Une opération bilingue

King Charles VIII of France died in April 1498 at the lavish Château d’Amboise, after hitting his head on a low beam.  We learn this little bit of history on the day that Tim is to have his stitches removed, from the wound incurred from banging his head on a low beam in France.

Karine arrived at Bel-Air in the late morning, with a bag of supplies in hand. When we were at the hospital last week, Tim was told to make an appointment with a nurse (l’infirmier) to have the stitches removed. But we weren’t told how or where to make this appointment. Fortunately neighbor Suzanne’s daughter Karine is a nurse and she volunteered to come to the house to do the deed.

I make a pot of coffee, and we sit out on the patio, sheltering ourselves from the heat with a large blue umbrella. Karine speaks some English, and the visit is conducted in a mixture of languages. She is barely given a chance to sip her coffee because Bryan is very excited. Camera in hand he wants to record the “operation”, and has spent the previous night thinking through an appropriate script and commentary. Tim is positioned in the chair at the head of the table and we are ready to go.

Karine washes her hands and then lays her tools out on the table — 2 vials of antiseptic, 1 vial of antibiotic (just in case), plastic tweezers, scissors, scalpel, sterile gauze and wads of cotton — all carefully packaged in sterile plastic sleeves. She cleanses the wound (la blessure) and deftly slices through the blue thread de chaque point. Each one is quickly removed, held aloft and applauded. The operation is a success. Tim’s head is in tact.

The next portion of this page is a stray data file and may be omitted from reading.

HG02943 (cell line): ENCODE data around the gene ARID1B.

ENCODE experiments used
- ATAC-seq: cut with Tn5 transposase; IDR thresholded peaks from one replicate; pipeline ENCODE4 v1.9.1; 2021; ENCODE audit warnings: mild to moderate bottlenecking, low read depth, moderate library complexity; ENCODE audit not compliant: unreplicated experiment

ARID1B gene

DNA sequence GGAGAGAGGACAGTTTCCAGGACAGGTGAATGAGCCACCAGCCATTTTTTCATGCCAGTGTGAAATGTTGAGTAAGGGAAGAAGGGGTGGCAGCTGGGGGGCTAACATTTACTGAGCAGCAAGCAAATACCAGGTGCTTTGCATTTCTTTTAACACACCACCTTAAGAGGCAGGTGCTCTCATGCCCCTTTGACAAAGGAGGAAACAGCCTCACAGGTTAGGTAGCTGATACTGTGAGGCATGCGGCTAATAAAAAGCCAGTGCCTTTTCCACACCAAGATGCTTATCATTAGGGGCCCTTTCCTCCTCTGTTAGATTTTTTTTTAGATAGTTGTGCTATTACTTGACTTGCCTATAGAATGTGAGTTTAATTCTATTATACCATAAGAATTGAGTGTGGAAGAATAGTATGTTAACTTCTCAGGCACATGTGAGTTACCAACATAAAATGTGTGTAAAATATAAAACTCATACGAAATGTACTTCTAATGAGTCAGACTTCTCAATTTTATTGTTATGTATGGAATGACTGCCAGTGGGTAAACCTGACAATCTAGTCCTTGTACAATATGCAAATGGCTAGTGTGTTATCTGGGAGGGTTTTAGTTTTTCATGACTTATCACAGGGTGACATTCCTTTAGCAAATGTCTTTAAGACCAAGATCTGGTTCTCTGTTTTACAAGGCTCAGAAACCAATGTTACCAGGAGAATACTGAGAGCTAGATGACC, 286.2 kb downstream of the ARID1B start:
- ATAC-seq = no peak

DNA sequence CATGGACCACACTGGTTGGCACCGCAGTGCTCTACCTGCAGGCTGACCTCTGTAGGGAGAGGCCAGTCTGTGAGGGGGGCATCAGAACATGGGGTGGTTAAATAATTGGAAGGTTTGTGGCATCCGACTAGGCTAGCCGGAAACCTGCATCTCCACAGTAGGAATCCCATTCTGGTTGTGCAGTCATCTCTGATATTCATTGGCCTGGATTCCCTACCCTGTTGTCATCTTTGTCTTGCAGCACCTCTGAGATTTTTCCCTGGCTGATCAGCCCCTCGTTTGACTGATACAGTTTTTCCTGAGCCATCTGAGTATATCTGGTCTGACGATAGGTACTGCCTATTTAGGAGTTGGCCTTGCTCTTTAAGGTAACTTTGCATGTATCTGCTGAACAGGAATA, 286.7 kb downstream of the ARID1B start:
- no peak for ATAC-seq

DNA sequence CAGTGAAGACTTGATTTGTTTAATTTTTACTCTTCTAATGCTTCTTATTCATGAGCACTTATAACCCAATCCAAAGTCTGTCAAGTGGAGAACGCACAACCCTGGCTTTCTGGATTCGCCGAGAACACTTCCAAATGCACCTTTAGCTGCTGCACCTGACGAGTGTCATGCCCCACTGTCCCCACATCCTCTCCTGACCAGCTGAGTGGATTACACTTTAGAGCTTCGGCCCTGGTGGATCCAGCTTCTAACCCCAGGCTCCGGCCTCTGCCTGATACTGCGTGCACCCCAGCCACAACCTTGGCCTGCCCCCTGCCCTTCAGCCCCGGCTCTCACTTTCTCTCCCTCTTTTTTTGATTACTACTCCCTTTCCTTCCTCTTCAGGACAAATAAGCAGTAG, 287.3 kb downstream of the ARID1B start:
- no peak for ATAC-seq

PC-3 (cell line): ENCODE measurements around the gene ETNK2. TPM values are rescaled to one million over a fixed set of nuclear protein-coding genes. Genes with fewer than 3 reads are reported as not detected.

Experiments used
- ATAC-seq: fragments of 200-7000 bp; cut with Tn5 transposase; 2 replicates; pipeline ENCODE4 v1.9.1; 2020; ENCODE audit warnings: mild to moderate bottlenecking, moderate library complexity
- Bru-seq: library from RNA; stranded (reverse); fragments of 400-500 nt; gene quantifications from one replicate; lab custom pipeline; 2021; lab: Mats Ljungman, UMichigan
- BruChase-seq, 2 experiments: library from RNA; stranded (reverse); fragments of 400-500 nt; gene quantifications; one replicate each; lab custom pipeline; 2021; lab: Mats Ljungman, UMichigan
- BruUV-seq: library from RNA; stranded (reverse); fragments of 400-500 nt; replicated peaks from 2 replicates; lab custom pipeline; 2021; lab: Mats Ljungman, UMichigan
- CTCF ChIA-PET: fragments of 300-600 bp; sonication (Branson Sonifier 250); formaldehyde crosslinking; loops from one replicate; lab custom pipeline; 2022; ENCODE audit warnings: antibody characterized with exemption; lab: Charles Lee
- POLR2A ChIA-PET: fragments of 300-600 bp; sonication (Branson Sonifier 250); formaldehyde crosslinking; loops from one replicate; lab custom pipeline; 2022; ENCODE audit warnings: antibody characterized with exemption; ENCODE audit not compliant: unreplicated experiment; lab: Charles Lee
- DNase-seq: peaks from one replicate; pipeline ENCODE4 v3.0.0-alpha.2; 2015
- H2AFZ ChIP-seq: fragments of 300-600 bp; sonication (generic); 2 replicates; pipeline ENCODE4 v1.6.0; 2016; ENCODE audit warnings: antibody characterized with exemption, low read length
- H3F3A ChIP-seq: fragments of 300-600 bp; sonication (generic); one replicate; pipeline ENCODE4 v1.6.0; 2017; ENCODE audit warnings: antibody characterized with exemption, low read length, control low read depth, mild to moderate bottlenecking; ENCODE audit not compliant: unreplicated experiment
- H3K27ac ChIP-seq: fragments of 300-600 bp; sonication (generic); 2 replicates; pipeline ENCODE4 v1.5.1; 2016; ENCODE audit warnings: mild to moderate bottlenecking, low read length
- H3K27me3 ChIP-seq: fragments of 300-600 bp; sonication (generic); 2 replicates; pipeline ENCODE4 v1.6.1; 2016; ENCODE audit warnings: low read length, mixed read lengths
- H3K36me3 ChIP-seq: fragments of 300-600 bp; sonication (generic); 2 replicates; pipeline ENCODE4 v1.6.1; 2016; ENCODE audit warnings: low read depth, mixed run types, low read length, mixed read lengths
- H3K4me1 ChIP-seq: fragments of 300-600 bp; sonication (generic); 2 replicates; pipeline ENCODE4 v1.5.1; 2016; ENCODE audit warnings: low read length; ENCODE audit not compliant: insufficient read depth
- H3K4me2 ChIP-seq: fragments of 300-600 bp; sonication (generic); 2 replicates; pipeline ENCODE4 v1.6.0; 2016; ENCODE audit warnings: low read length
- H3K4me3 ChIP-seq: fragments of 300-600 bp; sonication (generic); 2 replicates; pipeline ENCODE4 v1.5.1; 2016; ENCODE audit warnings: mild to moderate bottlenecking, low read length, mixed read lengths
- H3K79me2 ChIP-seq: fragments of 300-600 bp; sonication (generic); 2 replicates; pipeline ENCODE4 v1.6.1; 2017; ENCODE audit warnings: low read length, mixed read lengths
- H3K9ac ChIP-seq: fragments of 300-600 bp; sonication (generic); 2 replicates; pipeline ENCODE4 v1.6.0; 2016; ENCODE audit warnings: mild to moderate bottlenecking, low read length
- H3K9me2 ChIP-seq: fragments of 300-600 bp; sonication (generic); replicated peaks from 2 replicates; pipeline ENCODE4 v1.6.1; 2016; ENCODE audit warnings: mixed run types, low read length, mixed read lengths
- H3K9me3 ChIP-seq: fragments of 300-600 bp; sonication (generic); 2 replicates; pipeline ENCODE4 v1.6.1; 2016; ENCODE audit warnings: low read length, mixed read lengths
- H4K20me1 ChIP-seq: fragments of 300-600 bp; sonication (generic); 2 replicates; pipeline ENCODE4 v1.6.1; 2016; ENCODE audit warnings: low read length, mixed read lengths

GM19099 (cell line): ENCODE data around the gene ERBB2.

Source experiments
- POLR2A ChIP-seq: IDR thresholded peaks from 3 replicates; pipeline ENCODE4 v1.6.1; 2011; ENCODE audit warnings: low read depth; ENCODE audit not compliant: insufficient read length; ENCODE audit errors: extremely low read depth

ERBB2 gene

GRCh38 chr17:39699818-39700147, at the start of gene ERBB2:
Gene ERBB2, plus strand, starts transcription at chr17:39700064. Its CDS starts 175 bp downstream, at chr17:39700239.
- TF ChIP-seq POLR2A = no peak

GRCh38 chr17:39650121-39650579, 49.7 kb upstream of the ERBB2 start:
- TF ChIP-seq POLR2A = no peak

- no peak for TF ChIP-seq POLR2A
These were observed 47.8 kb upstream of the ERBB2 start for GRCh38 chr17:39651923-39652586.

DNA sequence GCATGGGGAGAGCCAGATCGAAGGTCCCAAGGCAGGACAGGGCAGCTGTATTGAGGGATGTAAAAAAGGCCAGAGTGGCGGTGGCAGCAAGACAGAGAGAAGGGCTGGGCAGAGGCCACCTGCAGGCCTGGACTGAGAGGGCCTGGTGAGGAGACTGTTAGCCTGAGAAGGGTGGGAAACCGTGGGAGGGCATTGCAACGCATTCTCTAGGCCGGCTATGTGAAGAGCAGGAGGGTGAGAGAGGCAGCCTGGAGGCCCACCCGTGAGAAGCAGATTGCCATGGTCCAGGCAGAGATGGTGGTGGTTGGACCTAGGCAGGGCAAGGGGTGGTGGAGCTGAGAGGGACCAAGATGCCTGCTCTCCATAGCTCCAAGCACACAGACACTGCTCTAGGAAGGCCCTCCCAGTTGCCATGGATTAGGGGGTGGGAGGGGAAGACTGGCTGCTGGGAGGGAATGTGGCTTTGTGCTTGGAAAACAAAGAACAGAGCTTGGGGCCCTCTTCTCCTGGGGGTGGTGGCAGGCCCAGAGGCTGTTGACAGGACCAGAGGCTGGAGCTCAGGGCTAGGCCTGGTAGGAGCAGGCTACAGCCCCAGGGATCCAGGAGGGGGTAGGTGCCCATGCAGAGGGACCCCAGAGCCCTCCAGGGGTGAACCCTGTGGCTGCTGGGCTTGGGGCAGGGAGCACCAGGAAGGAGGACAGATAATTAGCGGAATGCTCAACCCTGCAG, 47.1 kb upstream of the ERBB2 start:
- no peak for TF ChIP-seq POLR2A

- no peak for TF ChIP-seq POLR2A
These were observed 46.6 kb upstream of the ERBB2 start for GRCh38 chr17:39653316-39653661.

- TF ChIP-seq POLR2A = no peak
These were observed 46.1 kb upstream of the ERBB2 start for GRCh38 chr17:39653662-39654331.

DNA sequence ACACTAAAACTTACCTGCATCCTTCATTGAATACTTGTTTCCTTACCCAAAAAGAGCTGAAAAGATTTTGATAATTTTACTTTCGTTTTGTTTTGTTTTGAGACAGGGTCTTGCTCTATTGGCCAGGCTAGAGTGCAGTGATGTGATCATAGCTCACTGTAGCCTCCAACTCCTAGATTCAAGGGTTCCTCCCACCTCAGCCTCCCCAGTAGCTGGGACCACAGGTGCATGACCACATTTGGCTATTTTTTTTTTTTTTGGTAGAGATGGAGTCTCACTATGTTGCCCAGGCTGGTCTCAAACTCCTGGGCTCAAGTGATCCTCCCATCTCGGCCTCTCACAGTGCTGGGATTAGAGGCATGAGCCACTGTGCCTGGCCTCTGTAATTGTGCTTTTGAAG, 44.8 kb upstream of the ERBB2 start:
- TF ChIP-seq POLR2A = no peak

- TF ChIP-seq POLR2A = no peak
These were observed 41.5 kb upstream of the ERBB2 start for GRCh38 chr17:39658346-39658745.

“Karine, Je fait des “brownies” pour ta famille”. I send her home with a large plate, freshly made and still warm. We ask if we should be paying for the supplies, to which she replies, “Sarkozy va payer”. Thank you, again, French health care!

Working on my French is an uphill battle. There are a surprising number of words in my memory banks, but the verbs are a nightmare. Other than in high school, my French studies have been half-hearted attempts at self improvement: a series of classes with my dear neighbor Pauline, a dreadful evening college class, and forays into ancient French school text books. Suzanne has agreed to take me on for a few conversational classes, and I have met her down at her house several times. Elle est très gentille and accepts payment in Crémant (the local sparkling wine). After an hour I have managed to tell her I love her (instead of that I love my son). And I leave telling her that I am bad feet. It seems my default is always Je suis, which gives me a frustratingly arrogant air.

But Suzanne and her husband Christian are patient. I am given homework to gently steer me toward a past tense.  I pour through the back of the Robert Collins Super Senior français/anglais dictionnaire, scratching around the edges of comprehension.

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